George calls himself a ‘COLB’, which he says is short for ‘cranky old Luddite bugger’


George is in his late 70s and has attacks of gouty arthritis which, he says, slow him down a bit. He shares a house with his daughter, Elizabeth, whose job as a forensic chemist frequently takes her interstate.

Their place is on a slope, like most houses in the hilly suburb. There are a lot of steps.

Elizabeth has suggested they employ a part-time carer to watch out for him while she’s away, just so there will be somebody there if he should have a fall. But George won’t hear of it. “Those rails look pretty solid to me,” he says, gesturing at the handrails along the main passages of the house.

Elizabeth nods and smiles as we all sit down to enjoy a cup of tea and some cake George has baked.

Elizabeth said she had tried to get George to accept a Meals on Wheels service to cater for his lunch and when she is away, but he was adamant he could do a better job of cooking.

“Besides, I like cooking. It’s my one remaining creative outlet,” George quips. 

With a long interstate stint coming up soon, Elizabeth is worried about her dad being at home alone. He is much frailer and more unsteady on his feet than he likes to admit, she says in a private moment. She thinks he is also showing signs of early stage dementia.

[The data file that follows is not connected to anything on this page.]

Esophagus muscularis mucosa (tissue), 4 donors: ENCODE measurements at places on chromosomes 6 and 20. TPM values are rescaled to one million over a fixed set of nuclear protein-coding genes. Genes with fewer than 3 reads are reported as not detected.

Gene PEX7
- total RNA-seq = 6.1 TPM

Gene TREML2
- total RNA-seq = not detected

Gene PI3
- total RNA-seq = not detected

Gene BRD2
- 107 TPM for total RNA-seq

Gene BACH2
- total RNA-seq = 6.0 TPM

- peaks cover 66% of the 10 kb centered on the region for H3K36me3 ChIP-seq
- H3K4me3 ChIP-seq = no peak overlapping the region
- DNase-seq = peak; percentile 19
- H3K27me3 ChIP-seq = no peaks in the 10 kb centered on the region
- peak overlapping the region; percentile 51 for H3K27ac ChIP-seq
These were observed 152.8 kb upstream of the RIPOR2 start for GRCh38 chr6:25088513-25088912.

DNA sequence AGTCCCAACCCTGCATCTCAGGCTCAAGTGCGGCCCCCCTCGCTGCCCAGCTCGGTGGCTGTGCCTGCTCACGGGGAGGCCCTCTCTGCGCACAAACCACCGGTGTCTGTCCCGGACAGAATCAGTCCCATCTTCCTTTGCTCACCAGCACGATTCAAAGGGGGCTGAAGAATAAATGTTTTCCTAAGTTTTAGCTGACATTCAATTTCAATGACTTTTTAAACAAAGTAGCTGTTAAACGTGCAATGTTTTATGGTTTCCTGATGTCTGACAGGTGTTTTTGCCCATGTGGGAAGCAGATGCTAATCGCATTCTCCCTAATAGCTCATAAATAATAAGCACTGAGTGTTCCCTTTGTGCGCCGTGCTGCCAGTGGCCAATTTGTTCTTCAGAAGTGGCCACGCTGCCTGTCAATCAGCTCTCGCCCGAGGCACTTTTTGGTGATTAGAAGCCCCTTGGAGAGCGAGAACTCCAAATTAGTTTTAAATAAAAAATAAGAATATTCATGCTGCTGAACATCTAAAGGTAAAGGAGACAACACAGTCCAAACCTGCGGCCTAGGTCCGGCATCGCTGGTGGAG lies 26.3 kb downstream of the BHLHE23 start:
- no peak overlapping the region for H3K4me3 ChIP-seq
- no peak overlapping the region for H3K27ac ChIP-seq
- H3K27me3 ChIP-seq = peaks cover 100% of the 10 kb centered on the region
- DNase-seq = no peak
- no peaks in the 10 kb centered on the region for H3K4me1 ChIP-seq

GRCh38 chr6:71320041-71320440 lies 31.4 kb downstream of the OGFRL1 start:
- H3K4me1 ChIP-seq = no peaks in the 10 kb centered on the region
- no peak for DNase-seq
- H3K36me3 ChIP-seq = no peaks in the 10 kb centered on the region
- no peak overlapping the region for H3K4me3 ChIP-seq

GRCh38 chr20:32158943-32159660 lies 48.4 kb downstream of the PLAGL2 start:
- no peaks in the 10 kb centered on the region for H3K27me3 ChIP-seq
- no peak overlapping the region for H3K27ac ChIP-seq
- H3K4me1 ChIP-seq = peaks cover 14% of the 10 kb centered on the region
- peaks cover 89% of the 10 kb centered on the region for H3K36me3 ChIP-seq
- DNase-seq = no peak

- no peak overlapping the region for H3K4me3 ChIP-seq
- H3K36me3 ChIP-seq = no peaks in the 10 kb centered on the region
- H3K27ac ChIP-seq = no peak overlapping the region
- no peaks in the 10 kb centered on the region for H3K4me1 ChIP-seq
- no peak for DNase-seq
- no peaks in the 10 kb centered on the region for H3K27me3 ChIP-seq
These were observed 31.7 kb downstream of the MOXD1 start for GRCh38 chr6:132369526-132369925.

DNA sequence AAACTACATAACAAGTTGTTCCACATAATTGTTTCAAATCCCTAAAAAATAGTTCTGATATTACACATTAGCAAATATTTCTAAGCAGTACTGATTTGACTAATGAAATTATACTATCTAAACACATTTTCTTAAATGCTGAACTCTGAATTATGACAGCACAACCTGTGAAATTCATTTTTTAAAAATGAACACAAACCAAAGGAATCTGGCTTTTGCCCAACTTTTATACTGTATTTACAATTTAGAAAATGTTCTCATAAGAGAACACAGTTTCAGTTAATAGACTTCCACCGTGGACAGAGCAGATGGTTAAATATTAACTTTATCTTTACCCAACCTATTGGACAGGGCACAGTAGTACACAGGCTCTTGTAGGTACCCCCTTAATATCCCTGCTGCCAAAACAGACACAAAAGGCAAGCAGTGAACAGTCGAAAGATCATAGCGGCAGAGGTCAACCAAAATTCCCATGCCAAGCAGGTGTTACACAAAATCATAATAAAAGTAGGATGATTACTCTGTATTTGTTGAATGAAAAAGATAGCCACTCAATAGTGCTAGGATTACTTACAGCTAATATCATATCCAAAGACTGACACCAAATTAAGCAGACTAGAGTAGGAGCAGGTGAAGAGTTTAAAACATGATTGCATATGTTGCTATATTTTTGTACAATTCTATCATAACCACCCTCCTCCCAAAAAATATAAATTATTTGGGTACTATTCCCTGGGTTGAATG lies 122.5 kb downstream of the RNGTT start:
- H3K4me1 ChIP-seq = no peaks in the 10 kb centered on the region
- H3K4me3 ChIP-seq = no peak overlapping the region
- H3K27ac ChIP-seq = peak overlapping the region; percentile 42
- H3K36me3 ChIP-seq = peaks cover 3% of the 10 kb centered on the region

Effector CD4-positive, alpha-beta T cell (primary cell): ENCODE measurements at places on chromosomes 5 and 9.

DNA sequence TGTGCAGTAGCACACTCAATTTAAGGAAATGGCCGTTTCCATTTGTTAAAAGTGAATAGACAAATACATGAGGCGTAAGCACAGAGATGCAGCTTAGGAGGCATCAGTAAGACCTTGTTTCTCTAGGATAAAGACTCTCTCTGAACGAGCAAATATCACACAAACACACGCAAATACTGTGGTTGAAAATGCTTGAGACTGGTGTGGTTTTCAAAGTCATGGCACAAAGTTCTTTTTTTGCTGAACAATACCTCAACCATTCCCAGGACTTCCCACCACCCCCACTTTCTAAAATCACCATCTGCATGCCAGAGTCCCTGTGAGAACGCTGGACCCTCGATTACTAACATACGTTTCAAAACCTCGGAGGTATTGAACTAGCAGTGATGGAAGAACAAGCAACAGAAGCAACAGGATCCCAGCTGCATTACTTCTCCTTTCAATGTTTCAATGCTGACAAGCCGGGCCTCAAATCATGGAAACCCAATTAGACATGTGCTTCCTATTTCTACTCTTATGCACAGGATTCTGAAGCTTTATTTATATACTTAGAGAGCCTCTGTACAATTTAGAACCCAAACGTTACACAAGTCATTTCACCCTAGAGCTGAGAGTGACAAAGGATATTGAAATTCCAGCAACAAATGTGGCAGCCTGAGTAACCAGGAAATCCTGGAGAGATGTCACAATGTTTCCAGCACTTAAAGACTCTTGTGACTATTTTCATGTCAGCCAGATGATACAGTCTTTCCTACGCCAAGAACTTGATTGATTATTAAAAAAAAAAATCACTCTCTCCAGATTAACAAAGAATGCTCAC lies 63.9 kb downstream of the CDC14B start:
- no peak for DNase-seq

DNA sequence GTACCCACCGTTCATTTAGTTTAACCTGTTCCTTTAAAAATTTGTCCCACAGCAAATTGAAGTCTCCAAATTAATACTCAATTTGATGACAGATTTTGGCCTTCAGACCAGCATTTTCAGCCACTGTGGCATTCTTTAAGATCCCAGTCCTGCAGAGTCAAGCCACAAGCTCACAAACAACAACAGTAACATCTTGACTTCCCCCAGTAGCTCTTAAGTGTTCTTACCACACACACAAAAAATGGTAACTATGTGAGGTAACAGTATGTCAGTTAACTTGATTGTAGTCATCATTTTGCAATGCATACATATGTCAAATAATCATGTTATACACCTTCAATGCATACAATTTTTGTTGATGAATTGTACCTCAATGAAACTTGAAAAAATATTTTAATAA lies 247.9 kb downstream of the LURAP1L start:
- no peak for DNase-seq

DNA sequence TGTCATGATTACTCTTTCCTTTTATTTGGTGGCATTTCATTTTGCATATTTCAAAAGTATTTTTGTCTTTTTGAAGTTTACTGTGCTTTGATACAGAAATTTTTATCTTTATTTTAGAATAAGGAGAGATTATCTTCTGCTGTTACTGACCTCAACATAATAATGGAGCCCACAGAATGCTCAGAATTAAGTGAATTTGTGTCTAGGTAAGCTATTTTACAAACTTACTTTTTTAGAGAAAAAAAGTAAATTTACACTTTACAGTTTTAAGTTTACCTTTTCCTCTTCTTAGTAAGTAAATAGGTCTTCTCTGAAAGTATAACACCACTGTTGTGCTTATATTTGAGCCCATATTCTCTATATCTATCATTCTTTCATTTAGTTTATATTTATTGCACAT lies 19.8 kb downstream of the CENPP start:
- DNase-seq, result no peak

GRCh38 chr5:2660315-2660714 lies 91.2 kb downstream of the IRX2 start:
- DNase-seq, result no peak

“The other problem is that dad is not always welcoming. He can be downright rude to visitors, even to the point of refusing to let them in the house. He insists he does not need help or ‘checking up on’. I have had friends call in to say hello to him when I am away and he won’t even open the door. He just yells at them to go away.

“But, he drinks too much when he is alone and manages to get alcohol delivered by the local taxi service when I am not here. I have found him drunk and collapsed a couple of times already.

“Another unlikely problem is his insistence on going for a daily walk – rain, hail or shine. Sure, the exercise is great for his health and mobility, and there are numerous great bush-tracks in the neighbourhood.

“But he often gets disoriented and has trouble finding his way home. Luckily, we live in a great neighbourhood and many people know George and look out for him. It is not unusual for me to get a note in the letterbox telling me someone has walked dad home as he was a bit lost.

“I worry about what might happen if he falls and breaks a leg, or gets lost and doesn’t get found. Or gets bitten by a snake. Dad reckons I worry too much.”

There are GPS-type systems that track a person’s location and Elizabeth thinks they might be worth further investigation. George is not keen on being ‘spied on’ however.

George is not fond of modern technology at all. He did have a mobile phone Elizabeth bought for him. He formed a profound loathing for the thing and would forget to charge the battery. When he lost the charger Elizabeth bought him a new one.  Then he lost the phone. So, Elizabeth bought him a new one - then he lost that phone.

Meantime, Elizabeth is attempting to negotiate an adjustment to her job description with her employer to reduce the amount of travelling she must do. They have not been very sympathetic. Something might be possible, she has been told, but she’d have to take a considerable pay cut.